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Pancreatic Neoplasms: HELP
Articles by Emmanuel Chamorey
Based on 2 articles published since 2010
(Why 2 articles?)
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Between 2010 and 2020, E. Chamorey wrote the following 2 articles about Pancreatic Neoplasms.
 
+ Citations + Abstracts
1 Guideline Guidelines for time-to-event end-point definitions in trials for pancreatic cancer. Results of the DATECAN initiative (Definition for the Assessment of Time-to-event End-points in CANcer trials). 2014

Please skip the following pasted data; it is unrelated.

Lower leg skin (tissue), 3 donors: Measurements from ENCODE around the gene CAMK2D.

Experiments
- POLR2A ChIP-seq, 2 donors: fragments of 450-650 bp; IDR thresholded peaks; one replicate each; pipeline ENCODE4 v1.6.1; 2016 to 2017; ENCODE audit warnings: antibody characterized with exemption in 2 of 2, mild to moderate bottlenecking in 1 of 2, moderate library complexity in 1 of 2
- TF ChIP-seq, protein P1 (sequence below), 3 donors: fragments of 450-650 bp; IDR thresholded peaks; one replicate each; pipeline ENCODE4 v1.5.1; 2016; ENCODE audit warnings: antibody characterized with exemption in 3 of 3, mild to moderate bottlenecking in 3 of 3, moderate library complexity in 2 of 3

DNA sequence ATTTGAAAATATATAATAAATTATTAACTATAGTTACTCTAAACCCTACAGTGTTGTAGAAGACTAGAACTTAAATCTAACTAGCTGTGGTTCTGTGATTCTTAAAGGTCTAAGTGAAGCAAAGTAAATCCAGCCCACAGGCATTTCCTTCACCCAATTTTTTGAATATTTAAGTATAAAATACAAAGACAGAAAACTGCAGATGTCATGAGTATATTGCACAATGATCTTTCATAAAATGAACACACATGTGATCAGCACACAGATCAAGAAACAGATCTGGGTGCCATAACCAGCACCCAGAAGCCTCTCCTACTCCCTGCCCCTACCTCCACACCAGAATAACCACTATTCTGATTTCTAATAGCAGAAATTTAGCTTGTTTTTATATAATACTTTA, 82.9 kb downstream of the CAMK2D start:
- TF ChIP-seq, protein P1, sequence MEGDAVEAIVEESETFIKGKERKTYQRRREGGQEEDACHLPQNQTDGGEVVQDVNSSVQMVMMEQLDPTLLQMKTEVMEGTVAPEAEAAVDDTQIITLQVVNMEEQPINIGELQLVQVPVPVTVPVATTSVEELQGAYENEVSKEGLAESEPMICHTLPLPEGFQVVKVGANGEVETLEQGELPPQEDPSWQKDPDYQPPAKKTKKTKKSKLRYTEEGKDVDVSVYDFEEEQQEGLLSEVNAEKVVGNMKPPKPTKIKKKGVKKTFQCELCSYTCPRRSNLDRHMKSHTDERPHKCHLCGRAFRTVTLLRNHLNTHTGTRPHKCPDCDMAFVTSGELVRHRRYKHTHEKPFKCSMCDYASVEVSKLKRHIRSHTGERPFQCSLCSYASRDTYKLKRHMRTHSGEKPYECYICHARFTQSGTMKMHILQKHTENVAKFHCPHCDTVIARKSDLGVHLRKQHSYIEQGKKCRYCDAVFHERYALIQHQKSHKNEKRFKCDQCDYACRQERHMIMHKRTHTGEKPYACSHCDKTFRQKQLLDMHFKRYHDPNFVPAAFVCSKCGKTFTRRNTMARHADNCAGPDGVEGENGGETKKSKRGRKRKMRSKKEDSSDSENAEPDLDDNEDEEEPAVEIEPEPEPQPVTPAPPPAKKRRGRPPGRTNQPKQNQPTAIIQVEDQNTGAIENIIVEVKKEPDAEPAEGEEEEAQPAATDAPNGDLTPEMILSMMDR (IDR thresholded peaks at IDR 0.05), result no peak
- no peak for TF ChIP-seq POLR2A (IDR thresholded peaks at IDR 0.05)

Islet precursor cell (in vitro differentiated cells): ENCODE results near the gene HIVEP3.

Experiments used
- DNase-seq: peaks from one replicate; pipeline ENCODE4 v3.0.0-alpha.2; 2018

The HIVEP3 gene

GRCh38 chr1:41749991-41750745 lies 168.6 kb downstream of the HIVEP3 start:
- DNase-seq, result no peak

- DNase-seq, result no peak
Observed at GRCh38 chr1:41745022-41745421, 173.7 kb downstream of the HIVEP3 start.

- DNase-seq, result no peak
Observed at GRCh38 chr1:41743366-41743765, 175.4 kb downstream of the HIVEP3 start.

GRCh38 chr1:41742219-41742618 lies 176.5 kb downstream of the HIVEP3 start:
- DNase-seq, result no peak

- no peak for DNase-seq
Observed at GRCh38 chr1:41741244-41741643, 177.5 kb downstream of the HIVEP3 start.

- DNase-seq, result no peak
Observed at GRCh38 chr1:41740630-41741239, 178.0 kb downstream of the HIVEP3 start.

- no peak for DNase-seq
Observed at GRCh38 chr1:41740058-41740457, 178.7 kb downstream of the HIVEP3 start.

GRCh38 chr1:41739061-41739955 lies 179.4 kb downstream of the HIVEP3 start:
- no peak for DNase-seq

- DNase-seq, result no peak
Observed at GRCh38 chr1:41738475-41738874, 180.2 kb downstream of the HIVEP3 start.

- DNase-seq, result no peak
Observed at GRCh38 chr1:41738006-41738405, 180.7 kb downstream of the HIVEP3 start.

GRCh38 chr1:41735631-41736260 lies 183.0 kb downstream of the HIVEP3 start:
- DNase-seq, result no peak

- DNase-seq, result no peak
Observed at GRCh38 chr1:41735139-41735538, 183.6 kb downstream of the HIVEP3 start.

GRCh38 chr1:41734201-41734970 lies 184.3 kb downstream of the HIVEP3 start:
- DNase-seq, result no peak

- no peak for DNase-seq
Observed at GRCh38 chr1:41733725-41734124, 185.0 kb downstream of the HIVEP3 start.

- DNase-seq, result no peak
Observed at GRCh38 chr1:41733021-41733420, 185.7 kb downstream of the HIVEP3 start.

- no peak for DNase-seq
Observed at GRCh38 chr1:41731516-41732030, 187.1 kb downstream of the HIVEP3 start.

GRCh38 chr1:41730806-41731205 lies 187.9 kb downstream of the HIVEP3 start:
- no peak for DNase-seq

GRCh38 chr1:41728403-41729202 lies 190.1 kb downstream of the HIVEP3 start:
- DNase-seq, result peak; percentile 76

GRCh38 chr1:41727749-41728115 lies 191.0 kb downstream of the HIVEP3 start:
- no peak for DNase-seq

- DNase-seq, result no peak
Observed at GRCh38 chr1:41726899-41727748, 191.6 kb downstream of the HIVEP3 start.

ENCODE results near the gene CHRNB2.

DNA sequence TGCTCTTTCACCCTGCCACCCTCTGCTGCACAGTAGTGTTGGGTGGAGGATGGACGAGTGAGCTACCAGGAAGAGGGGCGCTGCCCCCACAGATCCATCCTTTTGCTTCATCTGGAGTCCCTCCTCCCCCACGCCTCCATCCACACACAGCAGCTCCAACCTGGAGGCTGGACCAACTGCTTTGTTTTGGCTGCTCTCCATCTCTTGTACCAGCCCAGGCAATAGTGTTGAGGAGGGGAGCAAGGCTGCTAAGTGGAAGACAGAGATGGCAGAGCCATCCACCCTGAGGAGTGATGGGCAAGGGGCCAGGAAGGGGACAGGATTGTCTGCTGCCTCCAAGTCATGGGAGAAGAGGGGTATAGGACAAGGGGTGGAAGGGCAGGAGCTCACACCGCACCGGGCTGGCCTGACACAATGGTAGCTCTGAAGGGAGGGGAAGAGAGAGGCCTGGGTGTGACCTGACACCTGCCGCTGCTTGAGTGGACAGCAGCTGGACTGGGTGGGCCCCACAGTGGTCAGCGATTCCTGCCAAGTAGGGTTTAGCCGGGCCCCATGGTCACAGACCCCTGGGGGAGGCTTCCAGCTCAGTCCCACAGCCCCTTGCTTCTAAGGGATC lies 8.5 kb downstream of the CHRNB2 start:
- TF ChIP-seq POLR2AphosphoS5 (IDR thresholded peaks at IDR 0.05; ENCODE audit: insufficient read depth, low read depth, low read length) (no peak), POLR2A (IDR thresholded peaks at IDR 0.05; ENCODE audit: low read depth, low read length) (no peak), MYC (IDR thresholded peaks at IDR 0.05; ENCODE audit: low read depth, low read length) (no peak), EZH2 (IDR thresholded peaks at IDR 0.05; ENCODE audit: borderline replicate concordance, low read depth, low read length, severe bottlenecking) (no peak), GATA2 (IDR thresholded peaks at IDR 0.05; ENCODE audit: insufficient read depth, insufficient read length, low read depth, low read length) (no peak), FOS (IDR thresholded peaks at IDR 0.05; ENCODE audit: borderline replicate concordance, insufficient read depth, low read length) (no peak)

Bonnetain, Franck / Bonsing, Bert / Conroy, Thierry / Dousseau, Adelaide / Glimelius, Bengt / Haustermans, Karin / Lacaine, François / Van Laethem, Jean Luc / Aparicio, Thomas / Aust, Daniela / Bassi, Claudio / Berger, Virginie / Chamorey, Emmanuel / Chibaudel, Benoist / Dahan, Laeticia / De Gramont, Aimery / Delpero, Jean Robert / Dervenis, Christos / Ducreux, Michel / Gal, Jocelyn / Gerber, Erich / Ghaneh, Paula / Hammel, Pascal / Hendlisz, Alain / Jooste, Valérie / Labianca, Roberto / Latouche, Aurelien / Lutz, Manfred / Macarulla, Teresa / Malka, David / Mauer, Muriel / Mitry, Emmanuel / Neoptolemos, John / Pessaux, Patrick / Sauvanet, Alain / Tabernero, Josep / Taieb, Julien / van Tienhoven, Geertjan / Gourgou-Bourgade, Sophie / Bellera, Carine / Mathoulin-Pélissier, Simone / Collette, Laurence. ·Methodology and Quality of Life Unit in Cancer, EA 3181, University Hospital of Besançon and CTD-INCa Gercor, UNICNCER GERICO, Besançon, France. Electronic address: franck.bonnetain@univ-fcomte.fr. · Leiden University Medical Center, Leiden, Netherlands. · Department of Medical Oncology, Institut de Cancérologie de Lorraine, Vandoeuvre-les-Nancy, France. · Bordeaux Segalen University & CHRU, Bordeaux, France. · Department of Radiology, Oncology and Radiation Science, Uppsala University, Uppsala, Sweden. · Department of Radiation Oncology, Leuven, Belgium. · Digestive Surgical Department, Tenon hospital, Paris, France. · Gastro Intestinal Cancer Unit Erasme Hospital Brussels, Belgium. · Gastroenterology Department, Avicenne Hospital, Paris 13, Bobigny, France. · Institute for Pathology, University Hospital Carl-Gustav-Carus, Dresden, Germany. · Surgical and Gastroenterological Department, Endocrine and Pancreatic Unit, Hospital of 'G.B.Rossi', University of Verona, Italy. · Institut de Cancérologie de l'Ouest - Centre Paul Papin Centre de Lutte Contre le Cancer (CLCC), Angers, France. · Biostatistics Unit, Centre Antoine Lacassagne, Nice, France. · Oncology Department, Hôpital Saint-Antoine & CTD-INCa GERCOR, Assistance Publique des Hôpitaux de Paris, UPMC Paris VI, Paris, France. · Gastroenterology Department, Hopital la Timone, Assitance publique des Hopitaux de Marseille, Marseille, France. · Department of Surgery, Institut Paoli Calmettes, Marseille, France. · Department of Surgery, Agia Olga Hospital, Athens, Greece. · Department of Gastroenterology, Institut Gustave Roussy, Villejuif, France. · Biostatistician, Biostatistics Unit, Centre Antoine Lacassagne, Nice, France. · Department of Radiotherapy, Institut fuer Radioonkologie, Vienna, Austria. · Department of Surgical Oncology, Royal Liverpool Hospital, United Kingdom. · Department of Gastroenterology, Beaujon Hospital, Assistance Publique des Hôpitaux de Paris, Paris, France. · Digestive Oncology and Gastro-enterology Department, Jules Bordet Institute, Brussels, Belgium. · Digestive Cancer Registry, INSERM U866, Dijon, France. · Medical Oncology Unit, Ospedali Riuniti di Bergamo, Bergame, Italy. · Inserm, Centre for Research in Epidemiology and Population Health, U1018, Biostatistics Team, Villejuif, France. · Gastroenterology Department, Caritas Hospital, Saarbrücken, Germany. · Department of the Gastrointestinal Tumors and Phase I Unit, Vall d'Hebron University Hospital, Barcelona, Spain. · Statistics Department, EORTC, Brussels, Belgium. · Department of Medical Oncology, Institut Curie, Hôpital René Huguenin, Saint-Cloud, France. · Division of Surgery and Oncology at the University of Liverpool and Royal Liverpool University Hospital, Liverpool, United Kingdom. · Department of Digestive Surgery, Universitu Hospital Strasbourg, France. · Department of Hepato-pancreatic and Biliary Surgery, Beaujon Hospital, Assistance Publique des Hôpitaux de Paris, Paris, France. · Department of Hepato-gastroenterology and Digestive Oncology, Georges Pompidou European hospital, Paris, France. · Department of Radiation Oncology, Academisch Medisch Centrum, Amsterdam, The Netherlands. · Institut Du Cancer de Montpellier, Comprehensive Cancer Centre, and Data Center for Cancer Clinical Trials, CTD-INCa, Montpellier, France. · Clinical and Epidemiological Research Unit, Institut Bergonie, Comprehensive Cancer Centre, Bordeaux, France; Data Center for Cancer Clinical Trials, CTD-INCa, Bordeaux, France; INSERM, Centre d'Investigation Clinique - Épidémiologie Clinique CIC-EC 7, F-33000 Bordeaux, France. ·Eur J Cancer · Pubmed #25256896.